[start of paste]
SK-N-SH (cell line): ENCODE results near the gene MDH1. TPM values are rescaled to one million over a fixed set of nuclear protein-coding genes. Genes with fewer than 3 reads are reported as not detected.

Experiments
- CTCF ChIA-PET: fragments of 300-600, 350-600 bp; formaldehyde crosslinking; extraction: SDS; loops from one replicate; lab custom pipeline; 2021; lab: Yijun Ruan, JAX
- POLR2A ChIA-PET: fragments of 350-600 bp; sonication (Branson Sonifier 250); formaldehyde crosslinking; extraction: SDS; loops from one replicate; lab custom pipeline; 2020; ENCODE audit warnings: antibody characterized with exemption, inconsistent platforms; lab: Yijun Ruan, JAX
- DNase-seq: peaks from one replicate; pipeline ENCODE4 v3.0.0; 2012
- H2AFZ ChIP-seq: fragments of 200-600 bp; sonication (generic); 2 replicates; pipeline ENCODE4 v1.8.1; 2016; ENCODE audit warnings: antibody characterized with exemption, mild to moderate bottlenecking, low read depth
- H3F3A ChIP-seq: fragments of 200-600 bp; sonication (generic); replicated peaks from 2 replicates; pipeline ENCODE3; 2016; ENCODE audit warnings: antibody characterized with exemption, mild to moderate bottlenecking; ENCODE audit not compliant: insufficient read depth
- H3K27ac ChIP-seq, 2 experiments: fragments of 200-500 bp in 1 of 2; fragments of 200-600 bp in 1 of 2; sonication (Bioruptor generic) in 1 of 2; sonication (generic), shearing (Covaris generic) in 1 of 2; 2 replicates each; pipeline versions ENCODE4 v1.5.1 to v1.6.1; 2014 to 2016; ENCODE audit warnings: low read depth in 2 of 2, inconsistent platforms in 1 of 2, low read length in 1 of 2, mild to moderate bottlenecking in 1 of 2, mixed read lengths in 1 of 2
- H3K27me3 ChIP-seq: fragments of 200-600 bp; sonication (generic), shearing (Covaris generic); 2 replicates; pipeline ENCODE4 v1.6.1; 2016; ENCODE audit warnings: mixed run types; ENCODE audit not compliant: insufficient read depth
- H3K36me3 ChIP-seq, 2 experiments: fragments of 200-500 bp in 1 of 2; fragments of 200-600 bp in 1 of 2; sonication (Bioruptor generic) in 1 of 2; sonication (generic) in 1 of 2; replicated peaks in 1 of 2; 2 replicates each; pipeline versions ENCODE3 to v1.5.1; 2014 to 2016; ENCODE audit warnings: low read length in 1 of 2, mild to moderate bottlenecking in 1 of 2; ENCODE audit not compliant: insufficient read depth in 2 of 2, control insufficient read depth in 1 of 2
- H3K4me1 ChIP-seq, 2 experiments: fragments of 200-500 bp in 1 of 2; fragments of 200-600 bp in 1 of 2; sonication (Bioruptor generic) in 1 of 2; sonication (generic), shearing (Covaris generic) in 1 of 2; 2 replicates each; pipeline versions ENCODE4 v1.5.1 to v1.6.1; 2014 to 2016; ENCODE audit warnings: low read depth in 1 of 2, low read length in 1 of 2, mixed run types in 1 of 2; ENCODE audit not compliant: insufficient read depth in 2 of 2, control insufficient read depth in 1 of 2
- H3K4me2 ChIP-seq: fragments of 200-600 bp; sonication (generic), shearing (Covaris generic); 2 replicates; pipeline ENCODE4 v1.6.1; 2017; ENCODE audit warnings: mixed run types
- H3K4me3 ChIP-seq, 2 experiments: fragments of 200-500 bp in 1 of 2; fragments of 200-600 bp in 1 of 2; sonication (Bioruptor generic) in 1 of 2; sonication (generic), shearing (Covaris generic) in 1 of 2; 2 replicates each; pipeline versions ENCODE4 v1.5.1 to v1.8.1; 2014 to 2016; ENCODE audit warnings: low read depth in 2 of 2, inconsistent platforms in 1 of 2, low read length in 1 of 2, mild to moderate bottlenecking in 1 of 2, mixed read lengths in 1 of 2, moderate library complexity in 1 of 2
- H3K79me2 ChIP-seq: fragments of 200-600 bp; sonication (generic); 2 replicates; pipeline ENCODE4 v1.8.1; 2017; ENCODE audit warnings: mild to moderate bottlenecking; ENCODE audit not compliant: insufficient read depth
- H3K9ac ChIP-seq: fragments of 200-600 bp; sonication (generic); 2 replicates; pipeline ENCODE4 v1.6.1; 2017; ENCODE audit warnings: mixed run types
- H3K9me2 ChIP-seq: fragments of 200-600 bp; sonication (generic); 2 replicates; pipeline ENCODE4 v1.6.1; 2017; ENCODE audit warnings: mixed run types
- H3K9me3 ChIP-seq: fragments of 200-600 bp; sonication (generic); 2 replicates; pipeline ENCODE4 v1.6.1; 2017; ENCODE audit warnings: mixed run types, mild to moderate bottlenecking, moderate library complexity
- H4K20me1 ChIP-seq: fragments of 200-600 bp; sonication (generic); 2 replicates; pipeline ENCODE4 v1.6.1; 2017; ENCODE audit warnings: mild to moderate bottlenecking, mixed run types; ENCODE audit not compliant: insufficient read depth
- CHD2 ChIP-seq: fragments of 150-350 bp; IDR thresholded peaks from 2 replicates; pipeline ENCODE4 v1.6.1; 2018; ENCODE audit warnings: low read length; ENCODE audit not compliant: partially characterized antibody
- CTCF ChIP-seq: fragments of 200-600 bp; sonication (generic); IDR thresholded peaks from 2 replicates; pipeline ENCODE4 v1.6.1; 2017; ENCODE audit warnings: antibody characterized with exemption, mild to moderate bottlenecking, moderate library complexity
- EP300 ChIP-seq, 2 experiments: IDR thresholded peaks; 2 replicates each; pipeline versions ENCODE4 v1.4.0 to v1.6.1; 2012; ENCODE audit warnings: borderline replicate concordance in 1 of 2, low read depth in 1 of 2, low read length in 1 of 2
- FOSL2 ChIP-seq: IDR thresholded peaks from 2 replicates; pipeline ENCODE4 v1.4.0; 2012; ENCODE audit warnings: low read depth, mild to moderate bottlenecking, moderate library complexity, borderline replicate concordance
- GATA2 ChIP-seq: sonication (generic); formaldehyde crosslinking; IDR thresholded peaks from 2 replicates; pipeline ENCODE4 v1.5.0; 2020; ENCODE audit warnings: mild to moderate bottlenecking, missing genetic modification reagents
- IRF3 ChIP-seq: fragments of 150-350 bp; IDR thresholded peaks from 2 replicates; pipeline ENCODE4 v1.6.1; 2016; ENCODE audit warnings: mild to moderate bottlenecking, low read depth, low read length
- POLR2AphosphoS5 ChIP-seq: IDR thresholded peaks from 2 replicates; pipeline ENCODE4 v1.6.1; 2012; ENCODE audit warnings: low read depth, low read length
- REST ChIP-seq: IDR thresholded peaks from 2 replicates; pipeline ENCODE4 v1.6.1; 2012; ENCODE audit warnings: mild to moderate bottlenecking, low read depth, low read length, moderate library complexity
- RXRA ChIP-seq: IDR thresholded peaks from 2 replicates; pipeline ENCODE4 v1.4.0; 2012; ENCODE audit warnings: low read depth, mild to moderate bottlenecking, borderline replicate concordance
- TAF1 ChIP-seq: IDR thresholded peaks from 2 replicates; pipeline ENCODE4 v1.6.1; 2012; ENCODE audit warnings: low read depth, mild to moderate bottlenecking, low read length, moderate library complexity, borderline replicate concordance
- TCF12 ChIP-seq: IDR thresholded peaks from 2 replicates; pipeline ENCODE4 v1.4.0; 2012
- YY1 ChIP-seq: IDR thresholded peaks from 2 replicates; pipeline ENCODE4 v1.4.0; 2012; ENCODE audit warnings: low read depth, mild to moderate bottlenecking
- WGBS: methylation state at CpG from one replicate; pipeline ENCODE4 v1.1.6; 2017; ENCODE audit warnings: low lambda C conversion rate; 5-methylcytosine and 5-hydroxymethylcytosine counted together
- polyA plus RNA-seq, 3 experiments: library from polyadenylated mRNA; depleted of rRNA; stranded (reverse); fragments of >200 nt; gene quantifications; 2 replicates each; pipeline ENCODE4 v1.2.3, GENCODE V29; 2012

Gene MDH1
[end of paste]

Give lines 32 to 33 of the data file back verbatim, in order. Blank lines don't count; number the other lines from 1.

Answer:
- polyA plus RNA-seq, 3 experiments: library from polyadenylated mRNA; depleted of rRNA; stranded (reverse); fragments of >200 nt; gene quantifications; 2 replicates each; pipeline ENCODE4 v1.2.3, GENCODE V29; 2012

Gene MDH1